Israel’s Supreme Court ruled on Monday that the 15 Jewish families who moved into the Machpela House in Hebron last July (2017) can be expelled from their homes.
The community had submitted documents in 2012 to the Civil Administration to prove their purchase of the building from a citizen of the Palestinian Authority. The documents were initially ruled insufficient and the registration of the building was rejected. Members of the former property owner’s clan challenged the transaction, claiming the residents had forged the documents and insisting no sale had taken place.
Selling property to a Jew in the Palestinian Authority is punishable by death – one reason that so many such sales are carried out by proxy agents while the property owners are abroad – and often the sale is conducted in such a way that the owner can claim that he doesn’t know to whom the property is sold.
The Jews appealed the decision – and years later, they’re still waiting for a decision on the appeal, with the Civil Administration maintaining it is still “reviewing” the case.
The Appeals Committee determined that the Preliminary Registration Committee erred in a series of errors and ostensibly ignored documents submitted to it.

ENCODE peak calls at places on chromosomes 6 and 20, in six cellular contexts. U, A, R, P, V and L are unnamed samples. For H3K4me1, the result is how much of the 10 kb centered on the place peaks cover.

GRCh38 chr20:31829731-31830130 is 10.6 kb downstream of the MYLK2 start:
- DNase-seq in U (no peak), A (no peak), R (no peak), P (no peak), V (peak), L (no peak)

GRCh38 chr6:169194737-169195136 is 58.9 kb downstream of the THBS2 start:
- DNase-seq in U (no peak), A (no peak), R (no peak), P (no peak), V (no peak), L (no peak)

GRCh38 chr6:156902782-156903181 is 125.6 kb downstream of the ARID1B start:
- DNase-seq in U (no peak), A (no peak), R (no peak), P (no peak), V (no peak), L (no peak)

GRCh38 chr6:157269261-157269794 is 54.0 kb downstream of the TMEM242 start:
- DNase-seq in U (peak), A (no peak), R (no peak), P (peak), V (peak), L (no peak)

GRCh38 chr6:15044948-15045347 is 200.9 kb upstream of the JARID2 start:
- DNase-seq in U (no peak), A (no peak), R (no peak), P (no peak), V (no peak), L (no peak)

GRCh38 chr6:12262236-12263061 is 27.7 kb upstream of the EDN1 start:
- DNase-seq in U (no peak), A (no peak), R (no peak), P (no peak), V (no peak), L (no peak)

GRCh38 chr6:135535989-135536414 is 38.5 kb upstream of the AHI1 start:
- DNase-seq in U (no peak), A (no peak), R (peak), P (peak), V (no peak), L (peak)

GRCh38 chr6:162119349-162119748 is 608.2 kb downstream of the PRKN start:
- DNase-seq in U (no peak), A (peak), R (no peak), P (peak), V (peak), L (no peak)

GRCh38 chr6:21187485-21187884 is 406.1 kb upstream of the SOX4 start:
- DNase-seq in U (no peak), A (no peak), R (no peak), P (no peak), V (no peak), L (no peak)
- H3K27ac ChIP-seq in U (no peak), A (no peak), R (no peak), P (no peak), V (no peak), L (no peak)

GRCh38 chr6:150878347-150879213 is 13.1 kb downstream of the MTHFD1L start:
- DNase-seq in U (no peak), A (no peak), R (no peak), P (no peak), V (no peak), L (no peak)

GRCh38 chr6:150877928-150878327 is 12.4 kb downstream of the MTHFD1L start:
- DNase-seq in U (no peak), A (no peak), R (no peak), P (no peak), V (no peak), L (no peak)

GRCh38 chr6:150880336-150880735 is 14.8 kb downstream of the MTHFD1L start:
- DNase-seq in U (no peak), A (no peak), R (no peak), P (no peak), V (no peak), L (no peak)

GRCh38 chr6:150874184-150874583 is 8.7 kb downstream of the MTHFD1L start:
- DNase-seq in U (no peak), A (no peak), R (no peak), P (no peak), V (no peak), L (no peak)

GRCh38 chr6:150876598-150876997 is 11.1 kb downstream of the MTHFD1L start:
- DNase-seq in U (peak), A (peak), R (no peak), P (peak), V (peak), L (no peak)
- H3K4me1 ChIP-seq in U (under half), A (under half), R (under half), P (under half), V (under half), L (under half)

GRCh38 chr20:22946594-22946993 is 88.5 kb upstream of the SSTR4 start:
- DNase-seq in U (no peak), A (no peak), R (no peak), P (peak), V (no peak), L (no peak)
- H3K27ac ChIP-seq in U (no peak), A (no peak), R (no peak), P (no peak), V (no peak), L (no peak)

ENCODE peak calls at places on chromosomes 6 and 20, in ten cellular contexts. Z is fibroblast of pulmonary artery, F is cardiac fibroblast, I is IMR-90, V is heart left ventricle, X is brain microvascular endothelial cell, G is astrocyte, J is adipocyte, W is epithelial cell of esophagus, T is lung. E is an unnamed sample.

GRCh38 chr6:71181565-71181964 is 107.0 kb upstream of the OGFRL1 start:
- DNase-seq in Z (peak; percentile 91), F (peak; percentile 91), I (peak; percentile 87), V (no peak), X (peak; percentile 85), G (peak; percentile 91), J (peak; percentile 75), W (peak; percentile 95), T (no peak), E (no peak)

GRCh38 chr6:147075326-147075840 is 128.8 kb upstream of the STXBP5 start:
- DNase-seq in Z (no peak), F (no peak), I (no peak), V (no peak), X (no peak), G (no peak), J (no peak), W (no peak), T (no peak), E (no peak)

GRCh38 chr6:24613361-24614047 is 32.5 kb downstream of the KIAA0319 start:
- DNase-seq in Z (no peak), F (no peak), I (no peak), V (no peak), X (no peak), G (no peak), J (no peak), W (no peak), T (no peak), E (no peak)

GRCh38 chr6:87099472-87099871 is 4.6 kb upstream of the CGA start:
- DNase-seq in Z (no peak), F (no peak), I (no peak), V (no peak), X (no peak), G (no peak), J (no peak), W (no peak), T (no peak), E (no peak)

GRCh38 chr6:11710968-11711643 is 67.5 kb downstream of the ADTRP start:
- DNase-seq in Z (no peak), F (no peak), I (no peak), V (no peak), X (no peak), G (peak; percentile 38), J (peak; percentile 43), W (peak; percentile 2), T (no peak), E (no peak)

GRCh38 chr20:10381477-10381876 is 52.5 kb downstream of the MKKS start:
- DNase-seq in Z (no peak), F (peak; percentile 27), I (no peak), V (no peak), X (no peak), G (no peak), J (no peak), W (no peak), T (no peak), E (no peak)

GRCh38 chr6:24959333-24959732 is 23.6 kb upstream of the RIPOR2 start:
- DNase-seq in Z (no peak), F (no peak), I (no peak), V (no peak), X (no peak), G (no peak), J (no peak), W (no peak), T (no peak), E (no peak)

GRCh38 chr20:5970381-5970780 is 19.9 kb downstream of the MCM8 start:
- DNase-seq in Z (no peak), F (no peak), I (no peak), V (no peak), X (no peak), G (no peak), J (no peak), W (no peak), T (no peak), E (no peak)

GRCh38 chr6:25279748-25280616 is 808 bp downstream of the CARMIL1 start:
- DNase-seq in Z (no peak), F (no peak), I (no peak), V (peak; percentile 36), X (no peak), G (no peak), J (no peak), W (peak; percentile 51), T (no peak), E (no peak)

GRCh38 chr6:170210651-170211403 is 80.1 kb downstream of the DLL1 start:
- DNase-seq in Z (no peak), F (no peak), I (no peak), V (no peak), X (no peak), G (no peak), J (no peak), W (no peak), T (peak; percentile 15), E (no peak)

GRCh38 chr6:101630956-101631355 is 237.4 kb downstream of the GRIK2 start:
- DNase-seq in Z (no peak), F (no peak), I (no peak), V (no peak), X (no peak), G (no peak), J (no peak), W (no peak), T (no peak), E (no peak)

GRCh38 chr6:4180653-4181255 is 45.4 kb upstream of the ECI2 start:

On Monday, Justices Ester Hayot, George Karra, and Yosef Elron ruled that the 15 Jewish families will have to find elsewhere to live until the Civil Administration can make up its mind as to whether the building legally belongs to them, or not.
The Court has rejected the families’ appeal asking to be able to remain in their homes until the end of the never-ending registration process.
Judge Elron, however, was also deeply critical of the fact that for four years the registration committee has not managed to get this process done, and determine the ownership of the building.
Last December, the 15 families residing in Machpela House agreed to evacuate the building on the condition the State would demolish a nearby storehouse built illegally by local Arabs.
The Supreme Court has rejected that “deal” however, and instead authorized the state to expel the residents at its convenience, although it has not compelled the state to do so.